The Country Land & Business Association
Mark Tufnell is the Deputy President of the Country Land & Business Association. He farms in the Cotswolds where he has a small shoot. The farm is mainly arable and is also part of a Higher Level Agri-environment Scheme. He has been running a wild grey partridge restoration project since 1992 and the survey results show an encouraging increase in numbers. He chairs the GWCT Cotswold grey partridge group and the local deer management group.
What’s the best – and worst – game dish you’ve ever eaten?
Roast grouse wrapped in pancetta and served in a glazed gamey sauce must be the best game dish I’ve eaten. It’s a speciality of Olivocarne which is a Sardinian restaurant in London. I guess the worst is dry overcooked roast pheasant left for too long in an Aga by me.
Is there any game you don’t – or wouldn’t – eat?
I don’t like eating hare as I don’t like shooting them. We have built up a tremendous population of hares on the farm and I love seeing them about, particularly in March when they ‘box’.
The best shooting property you’ve stayed in?
Ardverikie House which became famous as the fictional Glenbogle; I stayed there for stalking and it has to be one of the most romantic places in the world. Your favourite chef that cooks game. Clarissa Dickson Wright and Johnny Scott produced a fantastic cookbook on how best to cook game. The TV series of the ‘Two Fat Ladies’ did much to promote the cooking of game.
Who best promotes the eating of game?
Our gamekeeper, Will Pratt, is passionate about ensuring that all the game shot here is eaten. He has delicious recipes for venison and pheasant, turning his hand to sausage making as well as venison stew with dumplings. Venison burgers are great on a barbecue and he loves creating a special sauce to go with them.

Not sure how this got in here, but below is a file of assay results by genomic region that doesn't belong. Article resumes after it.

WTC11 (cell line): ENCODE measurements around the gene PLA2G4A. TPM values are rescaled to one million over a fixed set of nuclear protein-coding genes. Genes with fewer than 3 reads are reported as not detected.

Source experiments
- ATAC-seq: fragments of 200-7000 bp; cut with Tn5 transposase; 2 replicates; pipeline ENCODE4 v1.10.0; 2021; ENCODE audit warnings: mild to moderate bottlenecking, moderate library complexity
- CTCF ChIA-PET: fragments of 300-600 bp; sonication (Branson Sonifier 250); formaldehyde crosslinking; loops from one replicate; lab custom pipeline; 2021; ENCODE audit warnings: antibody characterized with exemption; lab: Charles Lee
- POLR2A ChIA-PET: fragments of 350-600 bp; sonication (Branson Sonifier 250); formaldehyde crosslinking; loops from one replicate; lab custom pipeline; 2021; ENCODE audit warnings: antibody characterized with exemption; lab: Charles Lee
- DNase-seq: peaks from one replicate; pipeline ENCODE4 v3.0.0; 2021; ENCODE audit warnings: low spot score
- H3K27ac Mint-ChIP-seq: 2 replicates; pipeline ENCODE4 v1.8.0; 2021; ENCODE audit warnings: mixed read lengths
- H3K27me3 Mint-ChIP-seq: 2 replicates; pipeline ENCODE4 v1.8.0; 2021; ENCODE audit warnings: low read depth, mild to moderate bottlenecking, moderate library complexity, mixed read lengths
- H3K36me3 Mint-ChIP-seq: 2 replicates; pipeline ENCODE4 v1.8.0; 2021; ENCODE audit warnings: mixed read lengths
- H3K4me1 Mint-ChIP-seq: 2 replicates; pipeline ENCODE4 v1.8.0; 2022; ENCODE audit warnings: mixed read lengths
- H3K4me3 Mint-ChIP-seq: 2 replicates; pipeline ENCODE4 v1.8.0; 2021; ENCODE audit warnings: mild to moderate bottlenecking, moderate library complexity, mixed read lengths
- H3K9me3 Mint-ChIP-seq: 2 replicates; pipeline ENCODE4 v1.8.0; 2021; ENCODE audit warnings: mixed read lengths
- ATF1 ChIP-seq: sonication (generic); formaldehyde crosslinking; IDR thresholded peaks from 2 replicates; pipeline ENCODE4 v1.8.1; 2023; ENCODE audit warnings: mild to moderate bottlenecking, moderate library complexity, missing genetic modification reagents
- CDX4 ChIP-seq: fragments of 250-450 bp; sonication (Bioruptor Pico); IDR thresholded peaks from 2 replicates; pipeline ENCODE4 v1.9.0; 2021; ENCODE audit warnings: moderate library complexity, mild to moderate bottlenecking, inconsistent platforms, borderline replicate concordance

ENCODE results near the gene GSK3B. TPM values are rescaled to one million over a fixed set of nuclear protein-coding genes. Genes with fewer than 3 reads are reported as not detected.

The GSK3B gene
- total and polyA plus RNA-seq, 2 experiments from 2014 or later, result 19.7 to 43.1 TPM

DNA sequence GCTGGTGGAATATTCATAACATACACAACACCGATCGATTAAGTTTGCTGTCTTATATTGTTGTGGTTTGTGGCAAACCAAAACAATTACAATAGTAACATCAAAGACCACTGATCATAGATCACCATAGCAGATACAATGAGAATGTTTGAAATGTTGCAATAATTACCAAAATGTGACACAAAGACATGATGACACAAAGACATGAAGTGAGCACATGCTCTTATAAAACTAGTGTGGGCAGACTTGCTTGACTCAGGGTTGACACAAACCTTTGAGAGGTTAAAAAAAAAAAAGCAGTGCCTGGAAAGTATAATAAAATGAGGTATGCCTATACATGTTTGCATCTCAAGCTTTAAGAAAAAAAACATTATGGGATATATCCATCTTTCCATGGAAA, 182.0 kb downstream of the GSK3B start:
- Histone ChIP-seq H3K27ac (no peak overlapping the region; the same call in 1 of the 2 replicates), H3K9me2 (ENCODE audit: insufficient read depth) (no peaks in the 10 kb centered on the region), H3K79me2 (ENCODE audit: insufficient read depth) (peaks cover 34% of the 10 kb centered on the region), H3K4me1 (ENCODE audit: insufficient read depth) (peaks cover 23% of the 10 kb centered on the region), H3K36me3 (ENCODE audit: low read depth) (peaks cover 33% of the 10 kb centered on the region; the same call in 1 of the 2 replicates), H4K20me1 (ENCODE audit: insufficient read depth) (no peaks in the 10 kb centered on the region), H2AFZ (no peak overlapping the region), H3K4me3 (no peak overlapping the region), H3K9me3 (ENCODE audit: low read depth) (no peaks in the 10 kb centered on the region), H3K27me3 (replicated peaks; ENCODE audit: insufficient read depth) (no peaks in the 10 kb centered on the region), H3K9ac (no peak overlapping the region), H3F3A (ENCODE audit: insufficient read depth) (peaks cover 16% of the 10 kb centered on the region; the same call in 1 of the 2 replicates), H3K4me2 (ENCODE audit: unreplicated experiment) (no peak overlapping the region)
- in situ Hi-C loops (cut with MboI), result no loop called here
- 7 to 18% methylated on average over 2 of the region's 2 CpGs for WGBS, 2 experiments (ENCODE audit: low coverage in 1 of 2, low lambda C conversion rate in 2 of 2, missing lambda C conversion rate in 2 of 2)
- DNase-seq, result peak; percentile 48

Tell us about your most memorable – not necessarily the best – day’s shooting.
We were all really lucky to be invited as a family to have a day’s snipe shooting in Pembrokeshire with my friend Tom Spittle. It was incredibly challenging for the beaters, who were up to their waist in bog at times, but they put up enough snipe for each of the six of us to shoot a snipe each. We then cooked them for dinner; they’re delicious on toast.
You are given a day’s shooting absolutely anywhere in the world, all expenses paid for you and seven guests. Where would you choose, with whom, and what would you eat and drink for lunch and dinner?
I would take a day on my brother’s farm in Ayrshire with my family, his family and some university friends. We would aim for a mixed day of trying to shoot one or more of every game bird through the day starting with a grouse and finishing with a duck and teal. We would have a picnic on the hill, making sure that sausages are included, and then have a celebratory dinner of grouse. I’ve managed this MacGarpel once.
To what lengths should shoots (and guns) go to ensure as much shot game as possible enters the food chain?
All guns should be actively encouraged to take home a brace of birds to cook at home. Where possible the game could be plucked and dressed by the shoot to make it easy for the guns. The remainder should go to a registered game dealer or into the local food chain. //